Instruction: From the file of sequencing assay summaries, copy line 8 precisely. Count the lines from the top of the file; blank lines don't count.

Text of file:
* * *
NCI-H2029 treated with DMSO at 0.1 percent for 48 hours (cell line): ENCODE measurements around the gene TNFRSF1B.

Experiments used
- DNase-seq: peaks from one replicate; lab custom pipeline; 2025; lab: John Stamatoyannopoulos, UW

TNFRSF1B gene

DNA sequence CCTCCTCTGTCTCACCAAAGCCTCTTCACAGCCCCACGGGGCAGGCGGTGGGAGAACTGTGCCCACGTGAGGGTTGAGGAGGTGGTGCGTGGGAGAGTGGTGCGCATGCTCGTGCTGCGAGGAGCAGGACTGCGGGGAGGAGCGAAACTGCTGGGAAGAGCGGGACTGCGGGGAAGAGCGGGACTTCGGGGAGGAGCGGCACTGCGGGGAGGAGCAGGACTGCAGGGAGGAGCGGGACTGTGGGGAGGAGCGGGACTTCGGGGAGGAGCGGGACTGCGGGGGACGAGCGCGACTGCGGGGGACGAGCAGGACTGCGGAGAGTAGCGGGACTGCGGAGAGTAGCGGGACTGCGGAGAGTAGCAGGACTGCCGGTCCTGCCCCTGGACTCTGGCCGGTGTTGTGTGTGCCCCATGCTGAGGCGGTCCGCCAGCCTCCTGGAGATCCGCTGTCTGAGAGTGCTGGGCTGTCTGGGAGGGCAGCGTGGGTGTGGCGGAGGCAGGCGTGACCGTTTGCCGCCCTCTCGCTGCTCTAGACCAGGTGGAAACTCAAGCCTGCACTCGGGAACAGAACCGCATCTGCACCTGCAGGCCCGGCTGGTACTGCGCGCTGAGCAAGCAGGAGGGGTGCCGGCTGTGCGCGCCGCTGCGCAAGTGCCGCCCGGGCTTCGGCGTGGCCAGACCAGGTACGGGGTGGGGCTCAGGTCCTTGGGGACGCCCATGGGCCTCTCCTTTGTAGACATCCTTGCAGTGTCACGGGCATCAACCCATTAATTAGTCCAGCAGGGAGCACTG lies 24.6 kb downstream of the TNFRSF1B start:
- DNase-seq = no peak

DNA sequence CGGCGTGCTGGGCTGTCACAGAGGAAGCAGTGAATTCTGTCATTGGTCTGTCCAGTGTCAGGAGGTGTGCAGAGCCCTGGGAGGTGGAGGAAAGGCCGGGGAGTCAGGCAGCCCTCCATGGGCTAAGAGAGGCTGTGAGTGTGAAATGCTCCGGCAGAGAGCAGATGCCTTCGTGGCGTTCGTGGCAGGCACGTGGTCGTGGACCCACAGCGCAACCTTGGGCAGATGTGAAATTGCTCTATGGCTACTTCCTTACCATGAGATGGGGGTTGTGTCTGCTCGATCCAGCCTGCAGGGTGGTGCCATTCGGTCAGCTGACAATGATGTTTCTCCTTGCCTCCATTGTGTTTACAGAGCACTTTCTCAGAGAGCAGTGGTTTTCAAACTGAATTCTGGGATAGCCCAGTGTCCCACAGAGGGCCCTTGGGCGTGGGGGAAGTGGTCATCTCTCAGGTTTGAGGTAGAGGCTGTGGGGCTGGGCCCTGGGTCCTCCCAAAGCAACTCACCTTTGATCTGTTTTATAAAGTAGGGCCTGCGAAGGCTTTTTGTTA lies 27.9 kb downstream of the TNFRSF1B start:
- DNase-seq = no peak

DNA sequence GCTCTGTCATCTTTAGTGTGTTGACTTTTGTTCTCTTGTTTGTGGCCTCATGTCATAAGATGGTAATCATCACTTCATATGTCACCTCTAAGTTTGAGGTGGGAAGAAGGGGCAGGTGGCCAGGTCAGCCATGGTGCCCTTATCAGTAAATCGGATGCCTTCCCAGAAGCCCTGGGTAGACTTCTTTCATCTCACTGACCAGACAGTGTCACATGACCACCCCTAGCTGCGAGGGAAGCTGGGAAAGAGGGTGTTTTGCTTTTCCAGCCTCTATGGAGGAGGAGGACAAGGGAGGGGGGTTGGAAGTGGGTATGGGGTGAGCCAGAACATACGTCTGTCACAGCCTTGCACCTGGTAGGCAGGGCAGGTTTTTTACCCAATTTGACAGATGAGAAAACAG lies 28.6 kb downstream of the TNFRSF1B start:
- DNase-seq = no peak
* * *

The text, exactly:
- DNase-seq = no peak